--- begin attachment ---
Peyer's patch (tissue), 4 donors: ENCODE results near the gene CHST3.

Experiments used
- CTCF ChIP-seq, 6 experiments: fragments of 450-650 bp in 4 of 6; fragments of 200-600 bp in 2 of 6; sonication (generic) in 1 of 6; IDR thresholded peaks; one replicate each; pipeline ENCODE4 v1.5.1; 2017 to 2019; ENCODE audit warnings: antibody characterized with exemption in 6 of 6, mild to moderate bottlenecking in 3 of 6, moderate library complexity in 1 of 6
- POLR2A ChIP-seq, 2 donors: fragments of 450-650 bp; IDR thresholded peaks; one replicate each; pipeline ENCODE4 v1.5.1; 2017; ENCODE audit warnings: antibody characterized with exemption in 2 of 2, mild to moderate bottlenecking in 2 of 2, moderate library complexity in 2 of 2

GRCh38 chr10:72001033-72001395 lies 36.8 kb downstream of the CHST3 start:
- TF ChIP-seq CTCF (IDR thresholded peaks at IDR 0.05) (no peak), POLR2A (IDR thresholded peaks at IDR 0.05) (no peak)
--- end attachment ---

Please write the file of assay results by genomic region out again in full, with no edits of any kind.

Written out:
Peyer's patch (tissue), 4 donors: ENCODE results near the gene CHST3.

Experiments used
- CTCF ChIP-seq, 6 experiments: fragments of 450-650 bp in 4 of 6; fragments of 200-600 bp in 2 of 6; sonication (generic) in 1 of 6; IDR thresholded peaks; one replicate each; pipeline ENCODE4 v1.5.1; 2017 to 2019; ENCODE audit warnings: antibody characterized with exemption in 6 of 6, mild to moderate bottlenecking in 3 of 6, moderate library complexity in 1 of 6
- POLR2A ChIP-seq, 2 donors: fragments of 450-650 bp; IDR thresholded peaks; one replicate each; pipeline ENCODE4 v1.5.1; 2017; ENCODE audit warnings: antibody characterized with exemption in 2 of 2, mild to moderate bottlenecking in 2 of 2, moderate library complexity in 2 of 2

GRCh38 chr10:72001033-72001395 lies 36.8 kb downstream of the CHST3 start:
- TF ChIP-seq CTCF (IDR thresholded peaks at IDR 0.05) (no peak), POLR2A (IDR thresholded peaks at IDR 0.05) (no peak)